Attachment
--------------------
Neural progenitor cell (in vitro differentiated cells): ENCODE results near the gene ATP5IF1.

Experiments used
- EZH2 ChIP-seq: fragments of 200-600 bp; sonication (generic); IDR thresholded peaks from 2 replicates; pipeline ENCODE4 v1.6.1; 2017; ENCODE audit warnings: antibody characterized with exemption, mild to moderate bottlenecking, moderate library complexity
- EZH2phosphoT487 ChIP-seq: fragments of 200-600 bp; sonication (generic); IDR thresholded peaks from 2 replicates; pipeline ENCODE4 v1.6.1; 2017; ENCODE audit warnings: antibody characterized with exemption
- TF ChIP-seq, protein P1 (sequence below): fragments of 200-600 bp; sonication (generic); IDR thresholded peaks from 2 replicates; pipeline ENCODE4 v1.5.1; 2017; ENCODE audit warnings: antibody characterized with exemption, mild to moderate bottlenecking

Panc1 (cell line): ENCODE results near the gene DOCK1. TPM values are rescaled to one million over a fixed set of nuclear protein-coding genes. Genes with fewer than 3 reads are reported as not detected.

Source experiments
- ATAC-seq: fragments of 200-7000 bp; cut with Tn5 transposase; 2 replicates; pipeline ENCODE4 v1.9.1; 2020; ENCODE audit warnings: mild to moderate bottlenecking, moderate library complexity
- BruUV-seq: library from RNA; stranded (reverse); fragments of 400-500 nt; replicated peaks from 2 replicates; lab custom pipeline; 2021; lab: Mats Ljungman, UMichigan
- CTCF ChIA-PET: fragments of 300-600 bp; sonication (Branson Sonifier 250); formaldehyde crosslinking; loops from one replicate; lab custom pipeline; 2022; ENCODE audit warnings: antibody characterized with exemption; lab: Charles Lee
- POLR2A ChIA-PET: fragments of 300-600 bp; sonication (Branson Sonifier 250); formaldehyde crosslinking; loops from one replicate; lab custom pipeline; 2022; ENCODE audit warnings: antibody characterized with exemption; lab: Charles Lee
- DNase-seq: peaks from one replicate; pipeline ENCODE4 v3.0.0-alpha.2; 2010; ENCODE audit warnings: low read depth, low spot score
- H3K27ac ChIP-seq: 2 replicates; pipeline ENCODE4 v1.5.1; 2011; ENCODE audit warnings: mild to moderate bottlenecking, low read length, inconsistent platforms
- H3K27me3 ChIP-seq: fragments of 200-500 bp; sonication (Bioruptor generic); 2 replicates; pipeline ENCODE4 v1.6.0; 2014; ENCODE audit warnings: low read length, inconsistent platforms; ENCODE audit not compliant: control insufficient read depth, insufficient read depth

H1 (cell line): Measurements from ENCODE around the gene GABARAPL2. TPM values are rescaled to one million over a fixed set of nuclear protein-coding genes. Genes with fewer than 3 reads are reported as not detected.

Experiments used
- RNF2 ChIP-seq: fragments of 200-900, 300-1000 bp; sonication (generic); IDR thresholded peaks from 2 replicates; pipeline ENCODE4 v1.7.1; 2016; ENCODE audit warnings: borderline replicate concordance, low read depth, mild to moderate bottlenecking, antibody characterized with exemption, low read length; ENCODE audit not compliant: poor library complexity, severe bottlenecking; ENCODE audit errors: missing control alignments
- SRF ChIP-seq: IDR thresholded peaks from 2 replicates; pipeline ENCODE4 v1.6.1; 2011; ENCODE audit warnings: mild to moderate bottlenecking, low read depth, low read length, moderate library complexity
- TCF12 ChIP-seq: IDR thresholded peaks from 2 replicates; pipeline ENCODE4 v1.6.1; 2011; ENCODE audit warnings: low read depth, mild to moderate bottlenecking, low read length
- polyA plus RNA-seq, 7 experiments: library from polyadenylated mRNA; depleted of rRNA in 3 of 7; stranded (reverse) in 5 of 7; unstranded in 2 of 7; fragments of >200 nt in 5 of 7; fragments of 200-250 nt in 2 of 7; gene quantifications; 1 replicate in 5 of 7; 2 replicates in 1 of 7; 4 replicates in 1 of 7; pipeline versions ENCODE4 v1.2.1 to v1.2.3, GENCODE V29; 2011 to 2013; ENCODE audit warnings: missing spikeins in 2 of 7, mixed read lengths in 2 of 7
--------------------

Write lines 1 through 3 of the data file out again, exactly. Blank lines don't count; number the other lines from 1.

Neural progenitor cell (in vitro differentiated cells): ENCODE results near the gene ATP5IF1.

Experiments used
- EZH2 ChIP-seq: fragments of 200-600 bp; sonication (generic); IDR thresholded peaks from 2 replicates; pipeline ENCODE4 v1.6.1; 2017; ENCODE audit warnings: antibody characterized with exemption, mild to moderate bottlenecking, moderate library complexity